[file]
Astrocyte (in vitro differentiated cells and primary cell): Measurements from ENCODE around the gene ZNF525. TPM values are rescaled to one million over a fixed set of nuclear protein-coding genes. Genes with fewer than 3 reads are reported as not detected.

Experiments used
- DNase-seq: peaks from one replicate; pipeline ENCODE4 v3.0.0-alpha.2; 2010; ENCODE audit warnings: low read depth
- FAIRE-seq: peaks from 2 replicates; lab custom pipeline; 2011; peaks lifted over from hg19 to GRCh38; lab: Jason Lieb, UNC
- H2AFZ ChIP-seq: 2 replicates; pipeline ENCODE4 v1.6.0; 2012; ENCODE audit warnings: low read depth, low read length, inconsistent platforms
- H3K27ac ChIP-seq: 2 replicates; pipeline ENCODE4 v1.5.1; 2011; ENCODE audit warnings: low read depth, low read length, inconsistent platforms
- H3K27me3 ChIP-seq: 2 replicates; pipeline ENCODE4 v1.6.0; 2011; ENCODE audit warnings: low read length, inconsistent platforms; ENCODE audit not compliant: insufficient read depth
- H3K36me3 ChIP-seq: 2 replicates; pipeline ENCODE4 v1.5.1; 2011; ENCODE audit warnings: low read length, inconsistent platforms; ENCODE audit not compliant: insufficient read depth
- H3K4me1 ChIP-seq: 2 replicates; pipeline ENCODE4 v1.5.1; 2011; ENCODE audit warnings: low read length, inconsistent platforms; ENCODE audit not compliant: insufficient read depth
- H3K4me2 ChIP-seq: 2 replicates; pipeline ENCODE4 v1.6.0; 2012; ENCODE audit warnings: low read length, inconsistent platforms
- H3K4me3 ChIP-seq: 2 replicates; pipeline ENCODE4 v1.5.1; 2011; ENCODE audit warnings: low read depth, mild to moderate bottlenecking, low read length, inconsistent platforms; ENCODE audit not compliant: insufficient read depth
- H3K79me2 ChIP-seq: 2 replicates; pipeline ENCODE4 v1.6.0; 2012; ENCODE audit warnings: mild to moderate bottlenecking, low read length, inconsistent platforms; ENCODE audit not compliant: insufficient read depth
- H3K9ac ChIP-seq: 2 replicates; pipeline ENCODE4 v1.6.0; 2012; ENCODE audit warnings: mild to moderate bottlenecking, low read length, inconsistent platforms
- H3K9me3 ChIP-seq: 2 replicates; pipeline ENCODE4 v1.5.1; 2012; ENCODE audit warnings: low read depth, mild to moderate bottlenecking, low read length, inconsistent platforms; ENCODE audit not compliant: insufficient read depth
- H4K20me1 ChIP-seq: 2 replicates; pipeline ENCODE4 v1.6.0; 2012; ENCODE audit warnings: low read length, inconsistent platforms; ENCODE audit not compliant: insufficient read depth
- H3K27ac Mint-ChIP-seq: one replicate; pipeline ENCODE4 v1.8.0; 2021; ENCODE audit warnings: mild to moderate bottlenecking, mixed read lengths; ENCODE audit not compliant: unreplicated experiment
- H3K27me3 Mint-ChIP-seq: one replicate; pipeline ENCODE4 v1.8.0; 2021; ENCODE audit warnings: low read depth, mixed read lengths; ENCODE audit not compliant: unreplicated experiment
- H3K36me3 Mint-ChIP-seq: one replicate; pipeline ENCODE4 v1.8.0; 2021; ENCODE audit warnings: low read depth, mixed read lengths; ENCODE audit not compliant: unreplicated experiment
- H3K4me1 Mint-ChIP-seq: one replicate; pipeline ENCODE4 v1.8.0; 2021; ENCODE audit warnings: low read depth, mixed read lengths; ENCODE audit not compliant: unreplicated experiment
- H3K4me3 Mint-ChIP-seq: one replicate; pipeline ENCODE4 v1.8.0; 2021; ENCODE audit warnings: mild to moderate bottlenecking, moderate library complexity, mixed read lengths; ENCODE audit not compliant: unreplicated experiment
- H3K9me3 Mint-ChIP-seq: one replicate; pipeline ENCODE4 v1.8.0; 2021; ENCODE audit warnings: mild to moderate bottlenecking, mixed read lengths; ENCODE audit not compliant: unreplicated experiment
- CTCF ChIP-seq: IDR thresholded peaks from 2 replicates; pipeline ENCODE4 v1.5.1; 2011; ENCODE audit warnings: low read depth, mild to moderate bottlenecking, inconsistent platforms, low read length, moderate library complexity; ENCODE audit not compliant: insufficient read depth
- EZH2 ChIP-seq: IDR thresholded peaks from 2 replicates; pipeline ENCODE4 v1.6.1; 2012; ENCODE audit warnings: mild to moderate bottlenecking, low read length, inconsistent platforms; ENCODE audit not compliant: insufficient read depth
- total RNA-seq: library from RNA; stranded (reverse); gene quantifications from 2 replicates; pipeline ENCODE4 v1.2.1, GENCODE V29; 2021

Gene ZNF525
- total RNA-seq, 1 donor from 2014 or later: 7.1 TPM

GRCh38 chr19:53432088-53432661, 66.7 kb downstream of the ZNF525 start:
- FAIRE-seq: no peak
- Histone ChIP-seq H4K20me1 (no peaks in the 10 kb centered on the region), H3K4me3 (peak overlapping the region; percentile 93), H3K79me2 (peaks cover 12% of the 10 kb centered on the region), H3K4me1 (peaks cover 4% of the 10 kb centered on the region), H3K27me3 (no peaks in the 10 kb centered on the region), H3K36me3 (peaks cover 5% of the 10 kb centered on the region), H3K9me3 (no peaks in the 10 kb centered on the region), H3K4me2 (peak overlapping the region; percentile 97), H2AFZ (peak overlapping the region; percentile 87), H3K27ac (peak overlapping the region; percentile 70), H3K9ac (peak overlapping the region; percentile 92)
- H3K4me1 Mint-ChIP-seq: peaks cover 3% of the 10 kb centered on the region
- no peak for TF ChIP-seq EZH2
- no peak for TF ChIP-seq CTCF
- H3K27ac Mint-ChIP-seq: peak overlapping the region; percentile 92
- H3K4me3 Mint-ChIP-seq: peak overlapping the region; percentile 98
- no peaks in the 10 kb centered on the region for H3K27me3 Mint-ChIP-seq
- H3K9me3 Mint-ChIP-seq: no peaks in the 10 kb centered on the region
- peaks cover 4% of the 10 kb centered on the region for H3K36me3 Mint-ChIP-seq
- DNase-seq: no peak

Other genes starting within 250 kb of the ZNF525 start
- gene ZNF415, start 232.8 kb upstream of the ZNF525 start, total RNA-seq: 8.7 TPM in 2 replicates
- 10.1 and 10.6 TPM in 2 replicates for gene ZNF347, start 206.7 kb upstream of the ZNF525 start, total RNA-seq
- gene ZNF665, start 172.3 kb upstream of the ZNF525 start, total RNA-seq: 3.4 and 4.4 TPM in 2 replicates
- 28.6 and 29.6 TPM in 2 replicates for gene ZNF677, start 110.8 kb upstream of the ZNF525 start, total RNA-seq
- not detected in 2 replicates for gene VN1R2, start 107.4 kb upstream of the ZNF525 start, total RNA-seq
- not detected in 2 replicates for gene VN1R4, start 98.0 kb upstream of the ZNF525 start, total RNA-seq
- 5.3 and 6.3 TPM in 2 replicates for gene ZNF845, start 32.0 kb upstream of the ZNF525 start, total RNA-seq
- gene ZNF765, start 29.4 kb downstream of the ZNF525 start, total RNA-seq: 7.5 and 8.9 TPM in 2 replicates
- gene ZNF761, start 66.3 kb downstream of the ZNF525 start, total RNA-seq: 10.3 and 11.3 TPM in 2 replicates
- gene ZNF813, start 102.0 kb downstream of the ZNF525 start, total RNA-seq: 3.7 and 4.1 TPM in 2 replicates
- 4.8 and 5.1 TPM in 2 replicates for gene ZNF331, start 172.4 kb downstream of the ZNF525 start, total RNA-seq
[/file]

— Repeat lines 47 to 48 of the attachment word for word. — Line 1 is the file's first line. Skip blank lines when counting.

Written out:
- gene ZNF765, start 29.4 kb downstream of the ZNF525 start, total RNA-seq: 7.5 and 8.9 TPM in 2 replicates
- gene ZNF761, start 66.3 kb downstream of the ZNF525 start, total RNA-seq: 10.3 and 11.3 TPM in 2 replicates